In the year of the pious and hyper-masculine gay cowboys, it was great to see good old-fashioned effete, wicked old queens holding court at the art house. First was Capote, an excellent film about the grand old Manhattan lit-fag who was happy to bluff a couple of dopey Midwestern blue-collars to the gallows just so he could write a career-making book about them. Now, there’s Colour Me Kubrick, a so-called ‘true-ish’ account of Alan Conway, a Londoner who tricked many an aspiring actor out of their underpants and credit card accounts by convincing them that he was Stanley Kubrick, and that he may have a role for them in his new film.
Born Eddie Alan Jablowsky in Whitechapel in 1943, the young Conway claimed to be a Polish Jew who’d escaped the Nazis. In jail for theft by age 13, he later established a travel agency in London with his wife after leaving South Africa under a cloud of investigations for fraud. In the early Eighties, Conway left his wife for another man but the travel agency soon went under, his lover died of AIDS, and somewhere around this time ‘Stanley Kubrick’ emerged.
Innumerable actors and screenwriters on the make had their first and possibly only gay sexual experiences with Conway, who would always assure them that ‘the Studio’ would reimburse them for expensive restaurant and nightclub tabs they had to pick up after Conway had suddenly realised he’d forgotten or mislaid his credit card.
Apparently, Conway once had dinner at a top club with a table full of in-the-know Hollywood types, including the New York Times’ theatre critic Frank Rich, all of whom revelled in sharing a meal with someone they truly believed was the legendary director. As Kubrick, Conway had a gold pass into every hot spot in town for a few years in the early Nineties and was found everywhere from backstage at the theatre telling Julie Walters he wanted her for his new movie to forming fast friendships with former Tory MP Sir Fergus Montgomery and club singer Joe Longthorne.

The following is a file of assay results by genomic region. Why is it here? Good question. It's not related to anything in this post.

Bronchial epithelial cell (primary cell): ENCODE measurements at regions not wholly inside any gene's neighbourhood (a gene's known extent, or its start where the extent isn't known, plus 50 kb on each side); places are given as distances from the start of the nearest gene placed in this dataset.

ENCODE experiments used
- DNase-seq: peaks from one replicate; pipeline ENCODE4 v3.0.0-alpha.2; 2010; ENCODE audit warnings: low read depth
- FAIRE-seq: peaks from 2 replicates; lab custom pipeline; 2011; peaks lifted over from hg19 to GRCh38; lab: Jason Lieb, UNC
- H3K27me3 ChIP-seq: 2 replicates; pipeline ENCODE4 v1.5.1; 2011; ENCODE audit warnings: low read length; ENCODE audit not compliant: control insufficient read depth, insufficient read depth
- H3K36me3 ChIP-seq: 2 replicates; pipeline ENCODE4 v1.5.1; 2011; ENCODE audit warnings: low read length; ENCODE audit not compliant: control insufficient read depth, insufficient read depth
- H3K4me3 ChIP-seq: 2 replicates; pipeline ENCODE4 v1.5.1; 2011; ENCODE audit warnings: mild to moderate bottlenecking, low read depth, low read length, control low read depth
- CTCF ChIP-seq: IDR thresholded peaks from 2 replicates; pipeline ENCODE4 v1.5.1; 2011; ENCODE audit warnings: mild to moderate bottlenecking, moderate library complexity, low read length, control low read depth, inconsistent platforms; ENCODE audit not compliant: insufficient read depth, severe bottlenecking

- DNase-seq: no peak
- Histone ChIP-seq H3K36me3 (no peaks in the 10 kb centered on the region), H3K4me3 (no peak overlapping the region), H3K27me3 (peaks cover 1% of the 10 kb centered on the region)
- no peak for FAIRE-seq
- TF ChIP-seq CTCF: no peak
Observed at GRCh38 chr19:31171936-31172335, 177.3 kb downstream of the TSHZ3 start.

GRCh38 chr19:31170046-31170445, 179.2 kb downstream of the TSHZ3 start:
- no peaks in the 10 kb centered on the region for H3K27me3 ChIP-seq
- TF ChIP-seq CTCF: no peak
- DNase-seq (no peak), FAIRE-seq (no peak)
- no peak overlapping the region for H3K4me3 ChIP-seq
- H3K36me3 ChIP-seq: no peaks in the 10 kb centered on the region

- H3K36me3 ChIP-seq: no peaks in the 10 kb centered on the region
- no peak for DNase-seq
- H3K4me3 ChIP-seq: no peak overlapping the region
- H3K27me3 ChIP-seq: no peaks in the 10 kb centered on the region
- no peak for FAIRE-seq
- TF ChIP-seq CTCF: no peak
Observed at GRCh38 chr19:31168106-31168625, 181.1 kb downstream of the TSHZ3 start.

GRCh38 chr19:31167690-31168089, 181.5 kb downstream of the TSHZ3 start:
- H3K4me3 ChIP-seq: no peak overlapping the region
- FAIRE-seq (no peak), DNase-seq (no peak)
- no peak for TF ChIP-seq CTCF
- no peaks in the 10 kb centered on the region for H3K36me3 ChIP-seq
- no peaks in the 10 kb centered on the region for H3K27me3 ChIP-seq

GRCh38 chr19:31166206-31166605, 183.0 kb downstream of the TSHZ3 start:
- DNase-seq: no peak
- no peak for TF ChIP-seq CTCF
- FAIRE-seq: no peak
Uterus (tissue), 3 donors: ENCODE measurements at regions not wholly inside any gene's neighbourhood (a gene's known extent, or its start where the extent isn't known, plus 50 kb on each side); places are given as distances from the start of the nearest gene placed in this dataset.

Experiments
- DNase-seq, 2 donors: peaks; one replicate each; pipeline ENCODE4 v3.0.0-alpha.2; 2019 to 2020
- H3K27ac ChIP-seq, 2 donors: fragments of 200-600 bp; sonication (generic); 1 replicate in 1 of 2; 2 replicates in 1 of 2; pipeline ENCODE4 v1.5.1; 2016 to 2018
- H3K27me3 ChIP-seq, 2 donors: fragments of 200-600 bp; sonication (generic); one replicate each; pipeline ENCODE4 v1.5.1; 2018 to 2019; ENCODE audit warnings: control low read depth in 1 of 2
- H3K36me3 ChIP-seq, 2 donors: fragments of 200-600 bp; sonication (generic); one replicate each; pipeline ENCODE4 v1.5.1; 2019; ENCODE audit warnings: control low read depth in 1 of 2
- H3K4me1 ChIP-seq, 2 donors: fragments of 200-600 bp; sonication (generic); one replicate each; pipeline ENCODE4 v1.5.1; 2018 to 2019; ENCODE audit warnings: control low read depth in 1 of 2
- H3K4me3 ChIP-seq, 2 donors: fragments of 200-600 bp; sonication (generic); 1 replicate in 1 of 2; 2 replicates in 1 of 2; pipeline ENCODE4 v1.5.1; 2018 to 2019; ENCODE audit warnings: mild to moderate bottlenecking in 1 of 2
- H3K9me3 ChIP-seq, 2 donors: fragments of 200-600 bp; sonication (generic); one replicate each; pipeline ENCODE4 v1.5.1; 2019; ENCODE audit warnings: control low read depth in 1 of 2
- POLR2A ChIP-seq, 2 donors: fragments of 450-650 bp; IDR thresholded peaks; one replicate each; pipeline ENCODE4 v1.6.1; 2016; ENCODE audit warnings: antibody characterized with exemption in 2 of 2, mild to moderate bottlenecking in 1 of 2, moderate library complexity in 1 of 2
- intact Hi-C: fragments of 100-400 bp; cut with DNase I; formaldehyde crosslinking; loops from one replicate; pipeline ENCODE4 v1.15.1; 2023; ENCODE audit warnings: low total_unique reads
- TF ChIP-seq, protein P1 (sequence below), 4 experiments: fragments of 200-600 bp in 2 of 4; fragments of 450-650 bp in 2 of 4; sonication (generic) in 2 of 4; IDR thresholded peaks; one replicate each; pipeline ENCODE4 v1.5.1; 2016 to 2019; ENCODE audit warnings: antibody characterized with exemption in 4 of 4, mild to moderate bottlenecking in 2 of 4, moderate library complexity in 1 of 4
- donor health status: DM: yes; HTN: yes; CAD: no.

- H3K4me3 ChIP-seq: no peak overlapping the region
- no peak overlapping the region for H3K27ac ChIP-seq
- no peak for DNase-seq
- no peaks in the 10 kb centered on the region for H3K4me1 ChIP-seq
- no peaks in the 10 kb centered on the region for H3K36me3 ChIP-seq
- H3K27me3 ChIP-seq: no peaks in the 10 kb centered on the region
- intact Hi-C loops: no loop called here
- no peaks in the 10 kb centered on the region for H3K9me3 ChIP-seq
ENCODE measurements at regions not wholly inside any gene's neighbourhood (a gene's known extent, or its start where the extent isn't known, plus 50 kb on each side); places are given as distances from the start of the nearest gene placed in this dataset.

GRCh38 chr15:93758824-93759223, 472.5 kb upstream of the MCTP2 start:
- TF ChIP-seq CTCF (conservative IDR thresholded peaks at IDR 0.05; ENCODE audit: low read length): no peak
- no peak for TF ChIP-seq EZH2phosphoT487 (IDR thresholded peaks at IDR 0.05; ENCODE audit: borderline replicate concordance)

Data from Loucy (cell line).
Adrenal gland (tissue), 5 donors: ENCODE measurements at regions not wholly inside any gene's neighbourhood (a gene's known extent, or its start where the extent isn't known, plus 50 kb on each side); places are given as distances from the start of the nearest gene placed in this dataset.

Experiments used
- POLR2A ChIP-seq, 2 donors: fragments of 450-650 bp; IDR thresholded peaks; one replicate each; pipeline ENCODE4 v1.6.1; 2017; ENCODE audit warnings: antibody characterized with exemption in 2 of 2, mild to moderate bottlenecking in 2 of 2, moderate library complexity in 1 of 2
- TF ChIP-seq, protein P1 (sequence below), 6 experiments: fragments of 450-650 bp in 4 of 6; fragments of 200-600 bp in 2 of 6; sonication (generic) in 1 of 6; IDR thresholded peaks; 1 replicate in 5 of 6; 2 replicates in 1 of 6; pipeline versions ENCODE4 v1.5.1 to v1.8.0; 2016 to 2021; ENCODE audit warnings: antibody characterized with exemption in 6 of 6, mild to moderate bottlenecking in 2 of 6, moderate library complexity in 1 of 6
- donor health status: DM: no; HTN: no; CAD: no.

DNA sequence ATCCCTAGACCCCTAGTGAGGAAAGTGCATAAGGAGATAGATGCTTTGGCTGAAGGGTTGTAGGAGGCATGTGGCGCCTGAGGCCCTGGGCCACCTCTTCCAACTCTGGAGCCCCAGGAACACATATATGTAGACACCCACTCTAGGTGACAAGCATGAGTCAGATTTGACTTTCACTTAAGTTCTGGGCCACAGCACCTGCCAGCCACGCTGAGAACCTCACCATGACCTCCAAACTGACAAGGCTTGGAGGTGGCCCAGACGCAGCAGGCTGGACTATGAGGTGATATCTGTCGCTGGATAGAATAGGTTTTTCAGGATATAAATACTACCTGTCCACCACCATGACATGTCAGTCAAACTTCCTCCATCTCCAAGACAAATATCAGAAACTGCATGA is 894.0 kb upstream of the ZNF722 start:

When found out and publicly exposed, Conway cheerfully detailed his exploits on a TV show called “The Lying Game”. The real Kubrick was told about Conway and was apparently fascinated, and not all offended by the story. Conway died in 1998, just a few months before Kubrick did.
Screenwriter Anthony Prewin (Stanley Kubrick’s personal assistant on Eyes Wide Shut, Full Metal Jacket, The Shining, A Clockwork Orange and 2001: A Space Odyssey) peppers Colour Me Kubrick with witticisms and a general sense of camp grandeur, but he neglected to put a spark plug in the story engine and the film just lacks momentum.
The mobius-strip background details to Colour Me Kubrick are far more interesting than the film itself, which really seems to be not a lot more than an in-joke project by a couple of Kubrick ex-employees that features a great lead performance.
Unfortunately for Malkovich, and as usual for the actor who only leads in mixed-bag art-house affairs that hardly anyone goes to see (Shadow of the Vampire, The Portrait of A Lady and Mary Reilly) his fabulous circus master performance here may also drift quietly away. For some reason, he jumps readily into key supporting roles as killer psychos in action blockbusters like In The Line of Fire and Con Air.
I guess being John Malkovich involves throwing your all into intricate performances in peripheral quality films while tossing off evil-madman cameos into Hollywood blockbusters - what a cleverly wicked joke.
COLOUR ME KUBRICK
Director: Brian Cook
Stars: John Malkovich
Available on DVD - order here